The catastrophic potential is painful to consider: State models show that 60,000 homeless people could be hit by the novel coronavirus, with up to 20% of them needing hospitalization.
That would mean California would need 12,000 hospital beds just for those living on the streets — a formidable task for a state that is already struggling to find extra capacity to manage the pandemic before it’s too late and hospitals become overwhelmed by too many patients.
“That creates a deep point of anxiety for the existing population, but moreover for our healthcare delivery system,” Gov. Gavin Newsom said Wednesday evening.
With 108,000 people living outdoors in California, many older, with weakened immune systems and preexisting conditions, Newsom and state health officials are dramatically stepping up efforts to curtail what was the state’s biggest crisis before the novel coronavirus hit: tens of thousands of people living in street encampments.
Now, two catastrophes are colliding with appalling speed and consequence.
“People experiencing homelessness are among the most vulnerable to the spread of COVID-19,” Newsom said. “Helping these residents is critical to protecting public health, flattening the curve and slowing the spread of COVID-19.”
To help accomplish that, Newsom on Wednesday announced $150 million in emergency funding to quickly move homeless people indoors — an action meant to protect both a vulnerable population and a medical system at risk of being overwhelmed.
The governor said $100 million in funding will go directly to local jurisdictions — including Los Angeles — to boost shelter capacity and increase emergency housing.
An additional $50 million will be aimed at buying travel trailers and leasing hotels, motels and other facilities in an effort to provide space for those without homes to practice social distancing or be quarantined if they test positive for the virus or have symptoms of COVID-19.
With social distancing now the focus of the state’s coronavirus strategy and about 108,000 Californians living on the street, homeless encampments present a significant problem for containing the spread of the disease. Homeless people are at especially high risk for serious cases because they often have underlying health conditions and live in settings where proper sanitation, including hand washing, is difficult.
The U.S. Centers for Disease Control and Prevention and the Department of Housing and Urban Development have released guidelines for handling the coronavirus in encampments and shelters, but cities and counties have largely been slow to act.
Health experts are worried about what effect the pandemic would have on healthcare systems if it expands into the homeless population. Some fear that if the coronavirus hits encampments or shelters, it could travel quickly and fiercely — as has been seen in other vulnerable populations, such as seniors living in nursing homes. With hospitals already bracing for overflow numbers of COVID-19 patients, an outbreak in an encampment could be devastating.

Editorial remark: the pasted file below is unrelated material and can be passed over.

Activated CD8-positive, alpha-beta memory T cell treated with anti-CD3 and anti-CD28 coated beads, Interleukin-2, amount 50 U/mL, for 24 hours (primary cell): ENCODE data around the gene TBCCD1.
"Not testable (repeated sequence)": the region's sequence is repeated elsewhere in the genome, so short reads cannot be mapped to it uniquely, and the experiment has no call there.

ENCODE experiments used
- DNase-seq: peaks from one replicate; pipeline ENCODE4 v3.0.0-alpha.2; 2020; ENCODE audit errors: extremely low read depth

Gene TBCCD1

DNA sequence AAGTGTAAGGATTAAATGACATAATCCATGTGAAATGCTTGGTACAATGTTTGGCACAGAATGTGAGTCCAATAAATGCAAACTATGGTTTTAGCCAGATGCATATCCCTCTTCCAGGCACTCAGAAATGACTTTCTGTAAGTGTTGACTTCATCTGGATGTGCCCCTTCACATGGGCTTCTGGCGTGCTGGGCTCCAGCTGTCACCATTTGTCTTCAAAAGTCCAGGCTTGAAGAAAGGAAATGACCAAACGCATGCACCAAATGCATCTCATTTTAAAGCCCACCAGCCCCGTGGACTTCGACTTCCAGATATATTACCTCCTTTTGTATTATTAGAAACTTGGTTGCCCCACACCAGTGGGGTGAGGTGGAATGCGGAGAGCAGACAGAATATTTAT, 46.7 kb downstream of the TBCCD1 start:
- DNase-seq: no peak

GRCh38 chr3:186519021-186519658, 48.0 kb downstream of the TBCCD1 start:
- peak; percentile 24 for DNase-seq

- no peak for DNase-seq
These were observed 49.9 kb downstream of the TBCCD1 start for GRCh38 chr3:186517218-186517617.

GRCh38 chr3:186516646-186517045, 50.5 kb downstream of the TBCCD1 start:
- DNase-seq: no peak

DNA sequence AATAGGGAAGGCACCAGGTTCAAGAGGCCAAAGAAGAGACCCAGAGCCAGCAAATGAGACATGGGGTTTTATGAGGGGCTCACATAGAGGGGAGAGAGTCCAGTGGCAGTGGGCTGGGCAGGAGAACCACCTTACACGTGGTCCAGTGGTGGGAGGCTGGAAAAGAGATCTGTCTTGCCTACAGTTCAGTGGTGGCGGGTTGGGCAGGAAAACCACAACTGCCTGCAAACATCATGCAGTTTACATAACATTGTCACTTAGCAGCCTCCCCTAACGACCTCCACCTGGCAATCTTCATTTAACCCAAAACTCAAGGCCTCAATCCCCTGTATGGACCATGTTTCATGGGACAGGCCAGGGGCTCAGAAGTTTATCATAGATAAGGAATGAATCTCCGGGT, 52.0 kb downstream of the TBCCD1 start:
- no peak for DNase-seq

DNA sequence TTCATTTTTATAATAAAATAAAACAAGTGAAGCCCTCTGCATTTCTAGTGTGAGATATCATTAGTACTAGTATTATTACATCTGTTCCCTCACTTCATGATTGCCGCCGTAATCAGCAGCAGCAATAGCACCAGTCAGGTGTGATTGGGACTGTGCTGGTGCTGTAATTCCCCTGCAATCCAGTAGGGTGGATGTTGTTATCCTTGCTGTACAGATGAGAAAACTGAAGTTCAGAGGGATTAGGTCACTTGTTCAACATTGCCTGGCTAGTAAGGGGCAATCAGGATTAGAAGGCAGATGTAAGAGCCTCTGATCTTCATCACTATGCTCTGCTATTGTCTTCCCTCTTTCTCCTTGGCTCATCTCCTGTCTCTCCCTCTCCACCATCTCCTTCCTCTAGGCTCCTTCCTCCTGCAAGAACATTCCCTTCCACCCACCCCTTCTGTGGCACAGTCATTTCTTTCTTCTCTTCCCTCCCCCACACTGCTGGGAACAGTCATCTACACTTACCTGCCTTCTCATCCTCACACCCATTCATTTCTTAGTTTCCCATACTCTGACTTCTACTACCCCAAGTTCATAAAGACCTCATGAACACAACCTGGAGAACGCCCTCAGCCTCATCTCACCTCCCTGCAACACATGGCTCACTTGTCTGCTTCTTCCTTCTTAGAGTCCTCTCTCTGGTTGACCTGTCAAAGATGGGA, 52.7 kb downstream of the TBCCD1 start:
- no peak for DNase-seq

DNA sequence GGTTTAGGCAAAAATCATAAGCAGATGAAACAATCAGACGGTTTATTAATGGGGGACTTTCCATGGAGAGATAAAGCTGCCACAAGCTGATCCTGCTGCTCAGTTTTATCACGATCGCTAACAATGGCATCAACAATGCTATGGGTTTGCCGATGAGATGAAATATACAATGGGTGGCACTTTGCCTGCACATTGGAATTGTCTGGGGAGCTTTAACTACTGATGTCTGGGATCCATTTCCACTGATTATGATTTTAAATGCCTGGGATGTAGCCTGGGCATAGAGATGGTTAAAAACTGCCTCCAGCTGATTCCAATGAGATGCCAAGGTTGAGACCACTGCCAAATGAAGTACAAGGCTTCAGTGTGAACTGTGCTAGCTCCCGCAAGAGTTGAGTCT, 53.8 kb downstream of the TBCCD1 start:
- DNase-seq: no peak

Newsom said the state has identified more than 950 lodging facilities across California that are appropriate for homeless housing and added that the list is being distributed to counties.
The state also is attempting to gain access to some of those properties on its own: On Tuesday, Newsom announced that two hotels near Oakland International Airport had been leased, providing a total of 393 rooms that would be under the control of Alameda County.
“The governor’s action today provides a big boost to our urgent efforts to stop coronavirus from spreading among vulnerable members of our homeless population,” said Sacramento Mayor Darrell Steinberg, co-chair of Newsom’s statewide task force on homelessness. “We’ll use it to quickly expand our sheltering capacity, provide emergency services and isolate the sick.”
Newsom also announced that the state had purchased more than 1,300 trailers from the federal government and private vendors to provide quarantine sites. Those trailers will be deployed to California’s largest urban centers if shelters are at capacity and have people who are sick or positive for the coronavirus.
“California is deploying massive resources to get these vulnerable residents safely into shelter, removing regulatory barriers and securing trailers and hotels to provide immediate housing options for those most at risk,” Newsom said in a statement.
The governor also signed an executive order Wednesday that streamlines how counties and cities can spend homeless dollars during the pandemic and suspends some regulations for building shelters and homeless facilities with the emergency funds.
In a separate action Monday, he authorized local governments to halt evictions for renters and homeowners, slow foreclosures and protect against utility shutoffs for Californians affected by the outbreak and its economic effects.
On Wednesday, L.A. Mayor Eric Garcetti announced a new plan to provide shelters for older homeless people, who are most at risk of dying of COVID-19. In addition, L.A. has already moved to increase access to sanitation stations and supplies. San Francisco has taken similar action.
But, in planning for what an outbreak would mean, many service providers and people living on the streets say it’s not enough. The number of homeless people 62 and older in Los Angeles County has grown by 8% in recent years, according to the latest point-in-time count.